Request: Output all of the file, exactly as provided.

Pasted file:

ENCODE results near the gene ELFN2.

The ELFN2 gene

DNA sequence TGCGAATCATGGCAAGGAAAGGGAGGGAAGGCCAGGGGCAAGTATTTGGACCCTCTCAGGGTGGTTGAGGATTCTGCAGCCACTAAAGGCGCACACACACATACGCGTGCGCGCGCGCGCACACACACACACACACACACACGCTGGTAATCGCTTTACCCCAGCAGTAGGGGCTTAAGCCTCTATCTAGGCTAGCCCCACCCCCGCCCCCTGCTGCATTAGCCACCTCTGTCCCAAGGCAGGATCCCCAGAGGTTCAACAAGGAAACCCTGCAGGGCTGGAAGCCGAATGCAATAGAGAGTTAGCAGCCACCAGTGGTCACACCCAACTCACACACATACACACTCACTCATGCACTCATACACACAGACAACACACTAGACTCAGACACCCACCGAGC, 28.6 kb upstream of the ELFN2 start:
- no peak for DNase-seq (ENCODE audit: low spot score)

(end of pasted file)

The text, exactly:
ENCODE results near the gene ELFN2.

The ELFN2 gene

DNA sequence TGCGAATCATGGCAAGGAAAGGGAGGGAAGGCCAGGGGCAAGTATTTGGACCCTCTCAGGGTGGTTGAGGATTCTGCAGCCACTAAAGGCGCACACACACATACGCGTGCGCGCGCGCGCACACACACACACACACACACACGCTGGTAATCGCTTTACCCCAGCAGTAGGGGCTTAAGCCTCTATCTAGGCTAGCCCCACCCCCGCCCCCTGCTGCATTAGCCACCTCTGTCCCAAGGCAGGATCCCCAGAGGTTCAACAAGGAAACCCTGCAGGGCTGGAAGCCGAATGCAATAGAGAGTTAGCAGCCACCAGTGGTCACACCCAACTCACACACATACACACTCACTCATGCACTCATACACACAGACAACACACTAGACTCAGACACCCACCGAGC, 28.6 kb upstream of the ELFN2 start:
- no peak for DNase-seq (ENCODE audit: low spot score)